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IANS Review: ‘Memory’: Perfectly fits into Liam Neeson’s repertoire

Los Angeles : Director Martin Campbell’s ‘Memory’ is an assassin cum revenge saga based on the novel ‘De Zaak Alzheimer’ by Jef Geeraerts and is a remake of the novel’s previous adaptation, the Belgian film ‘The Alzheimer Case’. The film perfectly fits into Liam Neeson’s repertoire of films hence you’d know what to expect from it. The film is set in the southern border town of Texas, where child prostitution, illegal immigration, and corruption flourish unabashedly, and the police are doing their best to clear the mess. Neeson plays Alex Lewis, a septuagenarian hitman who is very good at his job. The only issue is that he is slowly losing his memory to Alzheimer’s disease. We notice this first when, after completing one of his assignments, he misplaces the key to his getaway vehicle. The next time we are aware of his problem is when he rolls up his sleeve and scribbles with a black marker on his forearm just like what we saw in the 2000 released ‘Memento’. The film begins with Vincent Serra (Guy Pearce), an FBI agent investigating a sordid sex trafficking ring.

His path crosses Alex’s when he is trying to protect the 13-year-old Beatrix (Mia Sanchez), a key witness in his case, while Alex is assigned to kill her. Alex’s employer is Davana Sealman (Monica Belluci), the powerful Texas millionaire who is obsessed with trying to prolong her own life. She is complicit in an underage sex ring. Seeing the teenager sleeping when he reaches her bedroom, Alex has a change of heart, and he refuses to pull the trigger, for as a principle, he does not kill children. This gives momentum to the plot, as it puts him in the crosshairs of some dangerous people, including his female boss and her psychotic family. The plot meanders on a perfunctory path where, despite having a weak memory, Alex’s reflexes do not fail him. For the most part, Alex is the typical action hero, quick on his reflexes. He easily outdoes his opponents, especially those who want the girl dead.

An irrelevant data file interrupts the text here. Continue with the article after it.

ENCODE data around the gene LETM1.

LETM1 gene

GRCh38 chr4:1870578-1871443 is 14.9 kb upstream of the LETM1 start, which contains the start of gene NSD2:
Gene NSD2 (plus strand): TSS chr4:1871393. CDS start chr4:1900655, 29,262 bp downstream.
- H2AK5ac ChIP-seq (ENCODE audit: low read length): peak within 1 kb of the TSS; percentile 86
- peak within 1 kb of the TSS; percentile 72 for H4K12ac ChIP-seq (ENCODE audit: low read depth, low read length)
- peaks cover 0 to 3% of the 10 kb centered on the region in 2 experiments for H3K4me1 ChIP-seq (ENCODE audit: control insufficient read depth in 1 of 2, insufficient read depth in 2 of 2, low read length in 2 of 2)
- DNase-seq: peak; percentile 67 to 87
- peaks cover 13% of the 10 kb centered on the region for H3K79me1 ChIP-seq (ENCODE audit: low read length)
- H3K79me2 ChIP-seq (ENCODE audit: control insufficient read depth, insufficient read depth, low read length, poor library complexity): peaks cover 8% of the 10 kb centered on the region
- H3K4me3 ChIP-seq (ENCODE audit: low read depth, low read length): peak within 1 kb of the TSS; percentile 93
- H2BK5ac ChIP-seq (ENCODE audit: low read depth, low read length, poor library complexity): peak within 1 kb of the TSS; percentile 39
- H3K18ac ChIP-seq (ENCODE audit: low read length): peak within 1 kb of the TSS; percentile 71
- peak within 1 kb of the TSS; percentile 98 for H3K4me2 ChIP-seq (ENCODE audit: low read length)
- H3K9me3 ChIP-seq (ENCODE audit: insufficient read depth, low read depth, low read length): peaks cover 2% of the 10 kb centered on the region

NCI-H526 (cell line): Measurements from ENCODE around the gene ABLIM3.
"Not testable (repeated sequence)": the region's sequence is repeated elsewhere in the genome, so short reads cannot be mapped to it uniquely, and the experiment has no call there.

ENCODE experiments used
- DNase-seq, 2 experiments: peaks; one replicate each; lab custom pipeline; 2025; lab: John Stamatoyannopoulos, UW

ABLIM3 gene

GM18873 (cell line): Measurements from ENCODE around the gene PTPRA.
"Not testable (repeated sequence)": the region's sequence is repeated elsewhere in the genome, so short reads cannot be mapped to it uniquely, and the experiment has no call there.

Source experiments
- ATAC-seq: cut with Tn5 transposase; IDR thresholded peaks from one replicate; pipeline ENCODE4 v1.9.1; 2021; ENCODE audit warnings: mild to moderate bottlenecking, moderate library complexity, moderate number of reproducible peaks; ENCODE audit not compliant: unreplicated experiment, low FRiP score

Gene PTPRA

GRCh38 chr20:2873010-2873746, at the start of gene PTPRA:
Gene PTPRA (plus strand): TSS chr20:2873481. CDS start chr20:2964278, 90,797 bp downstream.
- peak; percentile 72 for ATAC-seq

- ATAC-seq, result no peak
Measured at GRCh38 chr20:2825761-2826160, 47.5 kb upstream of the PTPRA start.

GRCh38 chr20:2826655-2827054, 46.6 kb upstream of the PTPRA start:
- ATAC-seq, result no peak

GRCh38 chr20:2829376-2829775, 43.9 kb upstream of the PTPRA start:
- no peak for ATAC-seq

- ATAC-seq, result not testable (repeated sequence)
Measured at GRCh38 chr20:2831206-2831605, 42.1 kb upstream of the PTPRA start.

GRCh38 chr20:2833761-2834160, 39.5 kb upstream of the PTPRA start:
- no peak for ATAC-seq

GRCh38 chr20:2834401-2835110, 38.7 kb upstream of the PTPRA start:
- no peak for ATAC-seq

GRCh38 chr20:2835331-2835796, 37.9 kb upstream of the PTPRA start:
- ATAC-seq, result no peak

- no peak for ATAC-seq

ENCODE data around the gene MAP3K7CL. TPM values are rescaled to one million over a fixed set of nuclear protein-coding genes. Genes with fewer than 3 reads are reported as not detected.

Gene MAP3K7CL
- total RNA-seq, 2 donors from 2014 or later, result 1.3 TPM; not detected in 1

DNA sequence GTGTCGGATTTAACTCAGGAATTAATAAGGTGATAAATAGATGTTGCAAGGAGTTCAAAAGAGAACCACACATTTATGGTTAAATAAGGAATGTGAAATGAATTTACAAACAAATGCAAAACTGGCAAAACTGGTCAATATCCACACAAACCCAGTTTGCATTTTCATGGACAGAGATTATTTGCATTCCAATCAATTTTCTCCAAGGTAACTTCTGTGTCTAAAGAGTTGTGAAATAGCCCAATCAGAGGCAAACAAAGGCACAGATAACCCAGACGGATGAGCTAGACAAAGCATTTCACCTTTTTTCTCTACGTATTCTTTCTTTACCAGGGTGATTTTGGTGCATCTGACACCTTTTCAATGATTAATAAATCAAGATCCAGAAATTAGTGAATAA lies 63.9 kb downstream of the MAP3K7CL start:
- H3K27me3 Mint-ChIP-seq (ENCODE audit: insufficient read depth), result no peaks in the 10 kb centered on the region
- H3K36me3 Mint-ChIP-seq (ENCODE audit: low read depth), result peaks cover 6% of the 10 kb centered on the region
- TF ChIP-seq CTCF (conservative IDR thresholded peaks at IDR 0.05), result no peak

He is astute and invincible, characteristic of Liam Neeson’s characters in films ever since his film ‘Taken’. except that here is with a little more regret and confusion. Also, with Guy Pearce and Neeson hardly sharing the screen, the film fails to capture the dynamics between the two of them. While the screenplay is packed with action sequences with efficient mature individuals, the downfall of the narrative is that the actual Alzheimer’s angle does not play out as strongly as it should. Also, the telling does not make use of the rich, illicit tapestry of child sex rings, illegal immigration, and political corruption, and thus the film falls short on many accounts and makes the film appears a bit shallow.Overall, the film delivers precisely what Liam Neeson’s fans expect. The film will not disappoint them.


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